Finally, a wireless Ethernet implementation is available. It supports data rates up to 3 Mbps through open spaces up to 3,000 feet and indoors from 200 to 600 feet, and line of site is not required indoors. Wireless repeaters and bridges are available to link cells together.

Decisions regarding local area network (LAN) topologies and MAC protocols can affect the way a network is managed for years to come. A new facility can be wired with state-of-the-art network components and premise wiring devices, but the network administrator or plant engineer is usually faced with an existing infrastructure, where options are constrained by installed media. For example, an old, abandoned 4-20 mA dc current loop STP cable can always be used to implement 10BaseT Ethernet and save considerable project funds. Or, a new fiber optic cable can be purchased with multimode fibers for this year's low bandwidth project and still have spare, single-mode fibers for future, high bandwidth applications.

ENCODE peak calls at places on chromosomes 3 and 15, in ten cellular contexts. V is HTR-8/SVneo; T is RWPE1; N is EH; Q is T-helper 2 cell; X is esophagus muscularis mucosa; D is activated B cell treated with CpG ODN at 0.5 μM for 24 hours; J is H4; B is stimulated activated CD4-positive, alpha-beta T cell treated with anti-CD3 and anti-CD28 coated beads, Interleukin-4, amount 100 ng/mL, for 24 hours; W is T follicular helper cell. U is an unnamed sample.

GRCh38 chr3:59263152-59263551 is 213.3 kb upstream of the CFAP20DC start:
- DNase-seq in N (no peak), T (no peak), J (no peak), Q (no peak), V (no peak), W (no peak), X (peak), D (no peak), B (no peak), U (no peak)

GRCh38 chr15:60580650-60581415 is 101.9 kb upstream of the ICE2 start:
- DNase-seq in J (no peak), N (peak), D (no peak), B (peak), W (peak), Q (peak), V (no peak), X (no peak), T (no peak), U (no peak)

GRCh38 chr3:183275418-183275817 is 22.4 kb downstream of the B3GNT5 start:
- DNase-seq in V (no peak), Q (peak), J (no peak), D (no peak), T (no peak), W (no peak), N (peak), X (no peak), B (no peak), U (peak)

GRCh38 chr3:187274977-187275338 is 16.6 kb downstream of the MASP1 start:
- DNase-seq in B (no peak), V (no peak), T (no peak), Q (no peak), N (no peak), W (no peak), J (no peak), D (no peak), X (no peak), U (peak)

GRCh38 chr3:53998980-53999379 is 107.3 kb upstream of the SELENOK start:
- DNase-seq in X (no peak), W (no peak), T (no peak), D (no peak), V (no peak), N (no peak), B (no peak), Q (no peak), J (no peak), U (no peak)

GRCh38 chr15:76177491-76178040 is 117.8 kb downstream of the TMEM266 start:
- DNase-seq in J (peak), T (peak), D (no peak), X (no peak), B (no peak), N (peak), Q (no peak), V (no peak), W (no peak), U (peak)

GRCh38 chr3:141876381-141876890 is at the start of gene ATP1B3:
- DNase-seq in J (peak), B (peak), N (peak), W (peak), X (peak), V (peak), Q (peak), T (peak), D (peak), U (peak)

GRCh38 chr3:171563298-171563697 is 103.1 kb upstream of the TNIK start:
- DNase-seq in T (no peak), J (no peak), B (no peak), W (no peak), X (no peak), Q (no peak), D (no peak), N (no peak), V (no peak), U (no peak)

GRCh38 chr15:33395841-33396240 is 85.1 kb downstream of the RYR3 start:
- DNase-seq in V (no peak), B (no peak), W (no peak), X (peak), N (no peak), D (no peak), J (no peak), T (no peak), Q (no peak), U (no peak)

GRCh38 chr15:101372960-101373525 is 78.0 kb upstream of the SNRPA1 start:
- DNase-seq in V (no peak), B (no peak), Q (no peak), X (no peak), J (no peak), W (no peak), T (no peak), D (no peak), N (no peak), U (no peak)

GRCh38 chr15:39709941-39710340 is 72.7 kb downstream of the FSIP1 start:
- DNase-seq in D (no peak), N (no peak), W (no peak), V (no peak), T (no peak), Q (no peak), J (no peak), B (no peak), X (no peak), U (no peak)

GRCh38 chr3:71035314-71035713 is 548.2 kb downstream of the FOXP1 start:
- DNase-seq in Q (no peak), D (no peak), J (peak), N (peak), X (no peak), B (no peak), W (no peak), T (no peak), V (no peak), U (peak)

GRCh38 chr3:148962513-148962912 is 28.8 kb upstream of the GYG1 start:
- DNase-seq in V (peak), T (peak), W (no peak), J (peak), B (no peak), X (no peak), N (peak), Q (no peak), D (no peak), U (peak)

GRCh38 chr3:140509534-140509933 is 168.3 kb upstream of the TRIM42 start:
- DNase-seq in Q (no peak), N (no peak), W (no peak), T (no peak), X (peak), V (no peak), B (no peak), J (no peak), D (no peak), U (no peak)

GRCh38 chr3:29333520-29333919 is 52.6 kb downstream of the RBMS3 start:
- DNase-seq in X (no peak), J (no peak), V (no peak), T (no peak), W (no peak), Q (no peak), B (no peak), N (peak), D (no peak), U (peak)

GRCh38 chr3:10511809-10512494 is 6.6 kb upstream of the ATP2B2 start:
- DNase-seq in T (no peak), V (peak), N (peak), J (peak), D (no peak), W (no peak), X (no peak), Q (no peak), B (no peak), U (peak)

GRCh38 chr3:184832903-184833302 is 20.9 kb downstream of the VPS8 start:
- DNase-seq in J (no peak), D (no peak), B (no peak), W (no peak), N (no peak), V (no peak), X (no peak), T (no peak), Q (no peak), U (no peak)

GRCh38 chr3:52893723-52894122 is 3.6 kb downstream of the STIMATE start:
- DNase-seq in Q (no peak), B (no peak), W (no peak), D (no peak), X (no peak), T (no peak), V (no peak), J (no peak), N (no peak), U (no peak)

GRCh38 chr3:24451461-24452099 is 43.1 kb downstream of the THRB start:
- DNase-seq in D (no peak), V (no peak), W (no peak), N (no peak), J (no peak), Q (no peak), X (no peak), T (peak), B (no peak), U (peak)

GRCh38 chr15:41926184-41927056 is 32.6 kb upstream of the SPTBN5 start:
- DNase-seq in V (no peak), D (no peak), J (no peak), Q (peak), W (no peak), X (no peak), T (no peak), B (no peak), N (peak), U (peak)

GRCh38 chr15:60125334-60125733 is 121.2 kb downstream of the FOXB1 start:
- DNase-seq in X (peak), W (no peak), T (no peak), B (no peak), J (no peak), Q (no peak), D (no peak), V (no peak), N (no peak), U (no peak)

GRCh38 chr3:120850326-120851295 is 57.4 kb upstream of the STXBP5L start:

Token passing and CSMA/CD protocols make interesting comparisons. Token passing offers a predictable access window with consistent performance on large, busy networks, but nodes need to wait for the token and large rings can result in significant delays. CSMA/CD allows a node to transmit immediately when the network is quiet, but performance can be unpredictable and depends on the probability of collisions.

Upgradeability and growth are two areas that should be considered for each new segment or modification to a given segment. The challenge is to keep an eye on network demands as new applications come along, and select the right amount of bandwidth and upgradeability for the dollar.

Moving Up the Layers

So far, the physical layer has been described, with implied functions at the data link and network layers. Two devices can communicate by way of a simple RS-485 link or they can be part of a larger LAN with complex media access controls.